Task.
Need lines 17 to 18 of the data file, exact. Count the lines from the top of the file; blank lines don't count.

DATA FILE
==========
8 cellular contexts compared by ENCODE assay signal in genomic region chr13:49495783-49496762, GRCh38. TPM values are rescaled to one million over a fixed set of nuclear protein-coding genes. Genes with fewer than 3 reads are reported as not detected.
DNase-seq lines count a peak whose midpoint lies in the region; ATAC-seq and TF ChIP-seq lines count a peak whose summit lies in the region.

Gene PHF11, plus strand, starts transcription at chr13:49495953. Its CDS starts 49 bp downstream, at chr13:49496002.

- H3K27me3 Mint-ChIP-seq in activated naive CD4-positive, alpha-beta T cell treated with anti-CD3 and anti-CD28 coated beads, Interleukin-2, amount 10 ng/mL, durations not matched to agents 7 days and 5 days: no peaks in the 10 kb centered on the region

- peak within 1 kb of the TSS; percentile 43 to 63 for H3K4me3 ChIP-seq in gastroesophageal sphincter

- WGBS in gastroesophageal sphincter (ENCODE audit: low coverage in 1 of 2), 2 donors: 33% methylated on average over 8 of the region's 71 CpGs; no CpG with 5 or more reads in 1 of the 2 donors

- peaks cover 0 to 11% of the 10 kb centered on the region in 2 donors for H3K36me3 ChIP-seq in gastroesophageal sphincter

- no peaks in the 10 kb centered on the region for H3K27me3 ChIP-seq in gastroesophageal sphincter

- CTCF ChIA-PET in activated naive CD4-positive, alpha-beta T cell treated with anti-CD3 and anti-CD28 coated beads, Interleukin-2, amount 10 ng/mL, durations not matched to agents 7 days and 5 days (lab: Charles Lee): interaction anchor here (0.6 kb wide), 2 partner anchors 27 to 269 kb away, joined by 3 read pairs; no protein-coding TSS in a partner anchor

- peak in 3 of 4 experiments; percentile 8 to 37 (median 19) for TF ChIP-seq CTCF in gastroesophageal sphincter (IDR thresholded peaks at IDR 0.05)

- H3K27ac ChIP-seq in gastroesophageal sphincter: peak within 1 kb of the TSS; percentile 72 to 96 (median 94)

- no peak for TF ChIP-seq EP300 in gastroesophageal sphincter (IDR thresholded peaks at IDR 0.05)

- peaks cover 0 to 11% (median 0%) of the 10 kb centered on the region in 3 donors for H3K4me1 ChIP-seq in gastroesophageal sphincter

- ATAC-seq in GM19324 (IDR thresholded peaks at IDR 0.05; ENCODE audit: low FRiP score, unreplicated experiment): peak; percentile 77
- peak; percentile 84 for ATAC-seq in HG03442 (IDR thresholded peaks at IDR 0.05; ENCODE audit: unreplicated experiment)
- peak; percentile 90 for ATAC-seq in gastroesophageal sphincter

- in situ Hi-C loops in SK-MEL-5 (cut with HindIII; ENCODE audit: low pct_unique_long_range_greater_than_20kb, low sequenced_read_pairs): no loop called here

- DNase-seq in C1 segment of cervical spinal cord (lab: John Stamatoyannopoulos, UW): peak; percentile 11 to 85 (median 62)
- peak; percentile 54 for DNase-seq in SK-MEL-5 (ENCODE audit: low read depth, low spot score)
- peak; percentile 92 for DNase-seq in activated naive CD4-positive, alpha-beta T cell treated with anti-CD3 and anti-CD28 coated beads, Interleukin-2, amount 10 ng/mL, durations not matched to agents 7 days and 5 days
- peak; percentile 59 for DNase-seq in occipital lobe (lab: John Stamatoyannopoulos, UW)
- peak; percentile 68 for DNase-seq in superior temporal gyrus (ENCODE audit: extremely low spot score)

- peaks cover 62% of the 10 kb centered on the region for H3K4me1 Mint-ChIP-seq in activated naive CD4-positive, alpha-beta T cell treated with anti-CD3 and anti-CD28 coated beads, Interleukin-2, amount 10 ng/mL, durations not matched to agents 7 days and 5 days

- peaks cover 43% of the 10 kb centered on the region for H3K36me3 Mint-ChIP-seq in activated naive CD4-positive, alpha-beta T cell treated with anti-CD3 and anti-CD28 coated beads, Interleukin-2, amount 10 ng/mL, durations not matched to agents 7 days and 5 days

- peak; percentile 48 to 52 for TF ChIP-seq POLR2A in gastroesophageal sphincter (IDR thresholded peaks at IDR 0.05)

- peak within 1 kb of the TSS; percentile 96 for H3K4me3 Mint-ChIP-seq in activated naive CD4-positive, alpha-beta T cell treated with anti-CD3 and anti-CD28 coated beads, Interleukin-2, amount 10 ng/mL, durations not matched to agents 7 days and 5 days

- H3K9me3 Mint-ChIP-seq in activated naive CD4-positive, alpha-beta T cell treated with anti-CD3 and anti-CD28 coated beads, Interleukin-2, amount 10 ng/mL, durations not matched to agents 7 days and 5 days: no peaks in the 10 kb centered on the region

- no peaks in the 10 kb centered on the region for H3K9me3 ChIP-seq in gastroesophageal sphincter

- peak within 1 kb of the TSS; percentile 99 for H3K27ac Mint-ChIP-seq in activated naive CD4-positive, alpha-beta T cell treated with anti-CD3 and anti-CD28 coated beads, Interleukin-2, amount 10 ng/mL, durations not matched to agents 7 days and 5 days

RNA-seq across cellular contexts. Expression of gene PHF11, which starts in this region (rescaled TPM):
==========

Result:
- in situ Hi-C loops in SK-MEL-5 (cut with HindIII; ENCODE audit: low pct_unique_long_range_greater_than_20kb, low sequenced_read_pairs): no loop called here

- DNase-seq in C1 segment of cervical spinal cord (lab: John Stamatoyannopoulos, UW): peak; percentile 11 to 85 (median 62)